Pictured above are: Dr Steve Stannard (Hon Research Fellow); Dr Maureen
Holdaway (Deputy Director);
Prof Mason Durie (DVC, Mãori); Prof Chris Cunningham (Director,
RCMHD); Mr Isaac Warbrick (TPH Doctoral Scholar); Dr Janice Wenn
(TPH Post Doctoral Fellow);
Mr Eljon Fitzgerald (Research Officer); Dr Amohia Boulton (HRC
Post-Doctoral Fellow); Mr Bevan Clayton-Smith (TPH Doctoral Scholar);
Ms Hope Tupara (TPH Doctoral Scholar); Mr Brendon Stevenson (Research
Officer); Ms Victoria Simon (TPH Doctoral Scholar); Mr Will Edwards
(TPH Doctoral Scholar); Ms Kelly Rongonui (Administrator);
Mr John Waldon (TPH Doctoral Scholar)
2007 Outstanding Research Team
Oustanding Research Team: Te Pümanawa Hauora, Research Centre
for Mäori Health and Development
The mission of the Research
Centre for Mäori Health and Development is to improve Mäori health
through research and scholarship, and the centre has an outstanding
record of both research and team development.
Formally established as a research centre in 2003, its origins
are in the health programme established a decade earlier by Professor
Mason Durie at the School of Mäori Studies. Two seminal research
programmes were established: Te Pümanawa Hauora (Mäori health
research unit) and Te Hoe Nuku Roa, a longitudinal survey of
The programmes grew and, in 1996, Dr Chris Cunningham was appointed
as director of health research and the consolidation of both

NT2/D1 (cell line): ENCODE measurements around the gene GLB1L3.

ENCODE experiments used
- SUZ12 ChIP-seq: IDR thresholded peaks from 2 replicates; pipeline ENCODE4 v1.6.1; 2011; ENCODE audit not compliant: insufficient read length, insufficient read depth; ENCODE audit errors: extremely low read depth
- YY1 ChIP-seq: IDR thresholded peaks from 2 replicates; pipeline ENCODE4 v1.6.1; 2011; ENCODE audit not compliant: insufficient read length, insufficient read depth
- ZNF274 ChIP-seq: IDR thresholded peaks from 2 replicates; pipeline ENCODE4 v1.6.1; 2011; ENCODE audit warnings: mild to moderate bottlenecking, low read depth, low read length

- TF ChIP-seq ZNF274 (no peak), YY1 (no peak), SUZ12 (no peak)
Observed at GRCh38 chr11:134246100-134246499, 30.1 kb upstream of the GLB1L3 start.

programmes. In 2000 the University’s Wellington campus was opened
and Te Pumanawa Hauora established a second office within the
Research School of Public Health.
In 2003 establishment as an independent research centre saw
Dr Cunningham promoted to Professor. The centre is co-located
with the Research Centre for Public Health and enjoys strong
links with Professor Neil Pearce and his team.
Since its inception as a research programme, the centre has
secured more than $25 million in external funding, and now holds
both Health Research Council and Foundation for Research, Science
and Technology programmes. Projects range from mental health
to diabetes and insulin resistance, to the health of older Mäori
and the health of children. Significant aspects of health policy
are also addressed.
Professor Cunningham says the medal is acknowledgement of the
very sound base put in place by Professor Durie.
“And it’s really about the ongoing commitment to workforce
development – that’s probably our biggest contribution, followed
by the programmes of research themselves.
“While everything in the area of Mäori health is a priority,
the plans we have around exercise science and diabetes are exciting.
This really draws upon the University’s talent in the exercise
sciences and the talents within the Research School of Public
College of Humanities and Social Sciences Pro Vice-Chancellor
Professor Barrie Macdonald says that as well as making its own
contribution in research, the centre has provided an exemplar
as to how research capacity can be built and critical mass achieved.
Since its inception, the centre has produced 10 Mäori PhD graduates,
six post-doctoral fellows and currently has 18 doctoral students.
“The nurturing of postgraduate and early career researchers
has been a distinct feature,” Professor Macdonald says.
“In a field where researchers are hard to find, and the research
questions are pressing, the centre has made a major contribution
to addressing these key questions, influencing policy and building
the research capability that would allow research in this area
“This is a contribution that has gone well beyond the University
and is of national importance.”
The work of the centre is acknowledged both nationally and
internationally. Professor Durie was named a Companion of the
New Zealand Order of Merit in 2001 and elected a Fellow of the
Royal Society of New Zealand.
Professor Cunningham is also an Honorary Professor at the Wellington
School of Medicine and a Visiting Research Fellow and Associate
at the University of Sydney.